Nicotine organically occurs in tobacco plants, but tobacco isn’t the only plant where it can be found. In fact, nicotine actually occurs in the leaves of some of the foods you eat, including tomato plants. Nicotine is a hotly debated subject, perhaps due to the fact that it can have both negative and (seemingly) positive effects on the body. However, because nicotine can be deeply addictive, its effects on both the body as well as the brain are largely negative. And, though nicotine is most prevalent in tobacco cigarettes, today’s e-cigarettes can also contain nicotine, a fact that can cause health risks. Following is valuable information about the nicotine contained within these products, as well as tips for healthy living that may help you to make a final choice about your personal use of nicotine.
Though most of us enjoy good health, we should never take it for granted. Always there is the fear of the unknown, something catastrophic that would take our good health away and that is the scariest notion. Like the Zika virus for instance. Or last year’s widespread flu epidemic since the virulent virus did not match the flu serum for the 2014-2015 flu season.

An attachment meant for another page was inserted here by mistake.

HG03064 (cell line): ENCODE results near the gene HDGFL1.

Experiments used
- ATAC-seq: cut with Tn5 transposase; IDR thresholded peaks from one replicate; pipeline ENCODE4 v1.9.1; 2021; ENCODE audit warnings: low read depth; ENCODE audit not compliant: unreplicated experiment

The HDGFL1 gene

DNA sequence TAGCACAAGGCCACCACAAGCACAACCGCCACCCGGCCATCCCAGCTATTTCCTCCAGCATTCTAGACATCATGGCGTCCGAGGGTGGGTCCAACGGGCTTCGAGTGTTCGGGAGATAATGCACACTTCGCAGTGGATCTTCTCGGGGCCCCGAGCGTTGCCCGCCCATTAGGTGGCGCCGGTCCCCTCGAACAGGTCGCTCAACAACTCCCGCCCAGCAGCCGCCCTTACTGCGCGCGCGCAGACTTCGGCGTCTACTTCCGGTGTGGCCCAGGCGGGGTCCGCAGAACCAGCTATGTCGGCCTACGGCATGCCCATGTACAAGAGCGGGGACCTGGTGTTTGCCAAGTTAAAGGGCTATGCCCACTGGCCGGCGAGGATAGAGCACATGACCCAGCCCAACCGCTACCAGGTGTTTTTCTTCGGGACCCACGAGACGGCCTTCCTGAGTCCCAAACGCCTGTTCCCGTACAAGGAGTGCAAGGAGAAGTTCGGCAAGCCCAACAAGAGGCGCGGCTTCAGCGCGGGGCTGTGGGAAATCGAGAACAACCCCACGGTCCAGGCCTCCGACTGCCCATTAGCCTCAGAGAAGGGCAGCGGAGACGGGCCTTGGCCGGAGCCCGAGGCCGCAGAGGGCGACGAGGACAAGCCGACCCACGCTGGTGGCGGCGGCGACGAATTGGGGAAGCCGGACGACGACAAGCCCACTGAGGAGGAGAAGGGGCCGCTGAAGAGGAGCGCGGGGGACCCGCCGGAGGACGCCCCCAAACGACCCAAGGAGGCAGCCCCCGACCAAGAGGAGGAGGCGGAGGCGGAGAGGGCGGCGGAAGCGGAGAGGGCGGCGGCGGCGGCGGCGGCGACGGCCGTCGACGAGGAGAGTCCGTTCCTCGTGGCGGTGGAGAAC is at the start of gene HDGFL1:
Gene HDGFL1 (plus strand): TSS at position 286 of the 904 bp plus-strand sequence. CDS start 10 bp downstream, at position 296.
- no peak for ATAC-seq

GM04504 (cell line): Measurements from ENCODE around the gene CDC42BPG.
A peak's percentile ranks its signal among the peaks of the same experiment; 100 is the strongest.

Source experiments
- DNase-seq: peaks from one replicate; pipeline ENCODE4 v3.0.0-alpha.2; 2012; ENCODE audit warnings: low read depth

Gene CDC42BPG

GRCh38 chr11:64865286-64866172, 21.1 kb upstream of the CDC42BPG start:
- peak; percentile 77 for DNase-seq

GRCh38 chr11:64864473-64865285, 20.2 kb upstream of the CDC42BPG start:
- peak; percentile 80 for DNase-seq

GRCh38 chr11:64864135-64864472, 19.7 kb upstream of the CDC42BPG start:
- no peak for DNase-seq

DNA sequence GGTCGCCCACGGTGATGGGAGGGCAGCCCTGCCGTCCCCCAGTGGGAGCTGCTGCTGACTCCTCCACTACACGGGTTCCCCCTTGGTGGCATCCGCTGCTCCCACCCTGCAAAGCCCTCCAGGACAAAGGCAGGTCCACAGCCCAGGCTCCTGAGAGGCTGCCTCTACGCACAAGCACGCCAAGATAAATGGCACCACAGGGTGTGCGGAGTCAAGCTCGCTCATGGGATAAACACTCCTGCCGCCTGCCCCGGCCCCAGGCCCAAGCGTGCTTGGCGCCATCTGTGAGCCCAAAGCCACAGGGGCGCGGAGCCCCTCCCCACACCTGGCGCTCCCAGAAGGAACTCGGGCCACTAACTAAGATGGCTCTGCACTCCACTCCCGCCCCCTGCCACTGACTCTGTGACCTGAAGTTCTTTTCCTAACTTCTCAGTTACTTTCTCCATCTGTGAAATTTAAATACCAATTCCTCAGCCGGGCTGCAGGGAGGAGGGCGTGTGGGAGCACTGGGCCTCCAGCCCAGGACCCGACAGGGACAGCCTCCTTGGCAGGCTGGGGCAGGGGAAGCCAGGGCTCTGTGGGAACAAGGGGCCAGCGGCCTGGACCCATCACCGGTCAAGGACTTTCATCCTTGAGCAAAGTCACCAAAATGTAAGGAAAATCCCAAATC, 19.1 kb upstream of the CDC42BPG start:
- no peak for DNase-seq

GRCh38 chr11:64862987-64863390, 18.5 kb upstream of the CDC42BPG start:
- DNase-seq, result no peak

But how about type 2 diabetes? While it is not classified as an infectious or communicable disease, the incidence of adult-onset diabetes is growing at an alarming rate, even showing up in teens and children. It is estimated that more than 29 million Americans have diabetes; unbelievably, about 8 million don’t even know they have the disease.
One of the most common medical questions revolves around smoking. Smokers want to know the dangers of smoking and how quitting can help. Once a person stops smoking, how quickly can they reduce their risks and regain their health? The truth is that smoking negatively affects every aspect of your health, from minor inconveniences to major health issues and possible death. The dangers of smoking are very real, but preventable.
Cigarettes contain a variety of harmful ingredients that are not meant for human consumption. Formaldehyde, arson, tar and a long list of other damaging chemicals combine to create a potentially lethal combination. The effects don’t take place overnight, but over time. The risk for serious health problems increases with repeated use.